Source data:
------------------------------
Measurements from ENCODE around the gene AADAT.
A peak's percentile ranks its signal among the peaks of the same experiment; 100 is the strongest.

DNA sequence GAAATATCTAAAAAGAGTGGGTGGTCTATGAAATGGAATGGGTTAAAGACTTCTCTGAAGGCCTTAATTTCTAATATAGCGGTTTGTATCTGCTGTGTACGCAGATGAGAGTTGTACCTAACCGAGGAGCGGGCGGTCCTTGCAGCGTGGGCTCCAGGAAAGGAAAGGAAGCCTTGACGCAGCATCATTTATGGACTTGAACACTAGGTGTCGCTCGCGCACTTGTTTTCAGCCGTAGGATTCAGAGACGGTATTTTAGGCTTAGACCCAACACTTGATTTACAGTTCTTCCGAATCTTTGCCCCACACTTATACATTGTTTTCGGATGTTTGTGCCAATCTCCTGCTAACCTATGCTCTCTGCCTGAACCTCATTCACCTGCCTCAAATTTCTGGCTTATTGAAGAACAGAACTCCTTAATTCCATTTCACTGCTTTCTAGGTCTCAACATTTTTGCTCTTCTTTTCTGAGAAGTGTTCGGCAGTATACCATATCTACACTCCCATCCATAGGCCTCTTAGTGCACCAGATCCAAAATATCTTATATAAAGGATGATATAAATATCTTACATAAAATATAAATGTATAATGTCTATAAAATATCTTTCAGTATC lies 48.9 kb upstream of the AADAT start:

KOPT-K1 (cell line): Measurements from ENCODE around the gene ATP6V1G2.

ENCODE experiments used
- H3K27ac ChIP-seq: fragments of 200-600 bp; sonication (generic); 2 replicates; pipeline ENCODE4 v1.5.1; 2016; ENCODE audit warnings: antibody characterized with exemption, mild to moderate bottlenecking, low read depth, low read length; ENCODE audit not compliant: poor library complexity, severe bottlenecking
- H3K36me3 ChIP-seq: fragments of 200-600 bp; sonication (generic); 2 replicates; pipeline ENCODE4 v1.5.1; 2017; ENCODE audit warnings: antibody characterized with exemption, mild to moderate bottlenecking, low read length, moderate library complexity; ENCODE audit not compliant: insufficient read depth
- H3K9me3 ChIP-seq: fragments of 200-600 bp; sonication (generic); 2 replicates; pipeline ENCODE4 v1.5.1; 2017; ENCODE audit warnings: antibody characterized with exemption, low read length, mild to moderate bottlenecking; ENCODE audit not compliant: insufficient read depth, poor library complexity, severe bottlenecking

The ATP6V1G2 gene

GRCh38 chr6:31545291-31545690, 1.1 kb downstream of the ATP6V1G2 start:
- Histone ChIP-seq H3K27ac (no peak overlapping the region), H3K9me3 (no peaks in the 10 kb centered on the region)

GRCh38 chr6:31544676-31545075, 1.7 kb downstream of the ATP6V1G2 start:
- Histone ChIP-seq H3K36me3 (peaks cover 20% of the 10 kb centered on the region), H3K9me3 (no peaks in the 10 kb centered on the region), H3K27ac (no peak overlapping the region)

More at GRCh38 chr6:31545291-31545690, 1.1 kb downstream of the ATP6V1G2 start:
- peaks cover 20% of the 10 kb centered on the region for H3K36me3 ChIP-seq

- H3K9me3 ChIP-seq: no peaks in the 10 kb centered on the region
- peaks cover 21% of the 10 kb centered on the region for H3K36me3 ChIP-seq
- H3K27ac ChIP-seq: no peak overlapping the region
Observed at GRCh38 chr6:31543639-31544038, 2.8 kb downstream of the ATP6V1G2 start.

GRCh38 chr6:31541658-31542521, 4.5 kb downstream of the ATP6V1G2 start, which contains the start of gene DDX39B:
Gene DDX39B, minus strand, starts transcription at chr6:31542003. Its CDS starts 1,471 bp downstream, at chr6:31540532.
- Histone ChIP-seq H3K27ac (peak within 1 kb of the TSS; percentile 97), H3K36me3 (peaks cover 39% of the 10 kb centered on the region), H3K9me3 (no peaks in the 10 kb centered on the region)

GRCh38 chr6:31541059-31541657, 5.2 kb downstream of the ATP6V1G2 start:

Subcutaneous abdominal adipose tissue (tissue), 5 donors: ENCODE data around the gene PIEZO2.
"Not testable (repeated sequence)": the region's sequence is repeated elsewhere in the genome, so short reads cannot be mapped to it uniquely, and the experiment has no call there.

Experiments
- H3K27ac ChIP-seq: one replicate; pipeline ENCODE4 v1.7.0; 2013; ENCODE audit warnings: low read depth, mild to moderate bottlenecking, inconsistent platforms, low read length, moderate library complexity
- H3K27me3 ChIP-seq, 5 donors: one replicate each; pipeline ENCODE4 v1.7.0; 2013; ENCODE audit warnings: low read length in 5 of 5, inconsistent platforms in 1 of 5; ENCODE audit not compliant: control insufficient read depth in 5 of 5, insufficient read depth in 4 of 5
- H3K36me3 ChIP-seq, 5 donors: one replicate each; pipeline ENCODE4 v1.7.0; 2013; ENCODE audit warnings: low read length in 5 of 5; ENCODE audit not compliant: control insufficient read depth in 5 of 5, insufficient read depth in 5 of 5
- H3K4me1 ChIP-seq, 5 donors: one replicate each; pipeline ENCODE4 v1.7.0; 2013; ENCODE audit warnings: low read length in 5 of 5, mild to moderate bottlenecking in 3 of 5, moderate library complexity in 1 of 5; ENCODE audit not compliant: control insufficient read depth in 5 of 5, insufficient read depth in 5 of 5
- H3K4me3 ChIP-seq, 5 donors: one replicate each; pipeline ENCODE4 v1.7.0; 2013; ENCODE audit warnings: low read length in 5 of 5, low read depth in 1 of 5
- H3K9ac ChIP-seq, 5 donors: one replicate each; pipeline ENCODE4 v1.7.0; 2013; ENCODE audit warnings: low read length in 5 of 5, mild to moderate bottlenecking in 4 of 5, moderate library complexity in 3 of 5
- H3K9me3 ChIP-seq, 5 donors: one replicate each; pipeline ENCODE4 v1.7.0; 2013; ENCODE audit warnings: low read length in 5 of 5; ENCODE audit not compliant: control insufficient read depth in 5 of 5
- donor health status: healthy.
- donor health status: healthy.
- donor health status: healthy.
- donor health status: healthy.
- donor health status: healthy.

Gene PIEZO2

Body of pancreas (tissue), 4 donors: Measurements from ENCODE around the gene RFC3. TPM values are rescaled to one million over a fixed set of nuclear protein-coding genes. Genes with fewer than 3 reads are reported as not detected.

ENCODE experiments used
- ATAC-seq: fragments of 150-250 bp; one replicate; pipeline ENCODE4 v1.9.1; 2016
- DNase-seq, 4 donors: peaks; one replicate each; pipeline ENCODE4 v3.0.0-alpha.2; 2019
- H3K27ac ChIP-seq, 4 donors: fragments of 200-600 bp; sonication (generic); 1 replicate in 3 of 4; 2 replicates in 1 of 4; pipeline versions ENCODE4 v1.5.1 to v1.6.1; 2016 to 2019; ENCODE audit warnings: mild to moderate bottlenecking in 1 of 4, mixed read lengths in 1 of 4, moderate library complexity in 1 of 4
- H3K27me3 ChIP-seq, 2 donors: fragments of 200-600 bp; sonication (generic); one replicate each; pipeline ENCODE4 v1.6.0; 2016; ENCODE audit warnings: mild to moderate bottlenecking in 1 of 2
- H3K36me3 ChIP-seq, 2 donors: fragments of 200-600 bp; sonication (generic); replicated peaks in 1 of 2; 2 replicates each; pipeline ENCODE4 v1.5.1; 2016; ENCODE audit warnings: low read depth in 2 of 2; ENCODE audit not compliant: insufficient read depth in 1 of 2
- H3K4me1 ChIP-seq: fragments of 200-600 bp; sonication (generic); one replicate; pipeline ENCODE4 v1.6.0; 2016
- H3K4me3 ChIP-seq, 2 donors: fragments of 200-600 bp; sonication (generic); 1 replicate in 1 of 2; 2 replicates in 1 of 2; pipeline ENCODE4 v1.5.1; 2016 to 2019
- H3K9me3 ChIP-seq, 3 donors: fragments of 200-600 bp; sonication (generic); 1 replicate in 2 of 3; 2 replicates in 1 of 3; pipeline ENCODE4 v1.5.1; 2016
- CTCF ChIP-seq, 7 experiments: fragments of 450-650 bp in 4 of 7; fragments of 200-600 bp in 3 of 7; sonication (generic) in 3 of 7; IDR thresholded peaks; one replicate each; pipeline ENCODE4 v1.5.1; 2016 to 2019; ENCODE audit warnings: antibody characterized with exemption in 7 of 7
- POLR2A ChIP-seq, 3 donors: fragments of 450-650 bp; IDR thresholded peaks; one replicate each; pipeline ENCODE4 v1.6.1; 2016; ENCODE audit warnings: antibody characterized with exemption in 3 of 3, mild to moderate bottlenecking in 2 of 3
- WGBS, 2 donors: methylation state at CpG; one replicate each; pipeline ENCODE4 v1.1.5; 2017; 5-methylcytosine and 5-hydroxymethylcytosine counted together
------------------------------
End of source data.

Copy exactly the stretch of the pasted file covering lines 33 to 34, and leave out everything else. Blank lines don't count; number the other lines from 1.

- H3K9me3 ChIP-seq, 5 donors: one replicate each; pipeline ENCODE4 v1.7.0; 2013; ENCODE audit warnings: low read length in 5 of 5; ENCODE audit not compliant: control insufficient read depth in 5 of 5
- donor health status: healthy.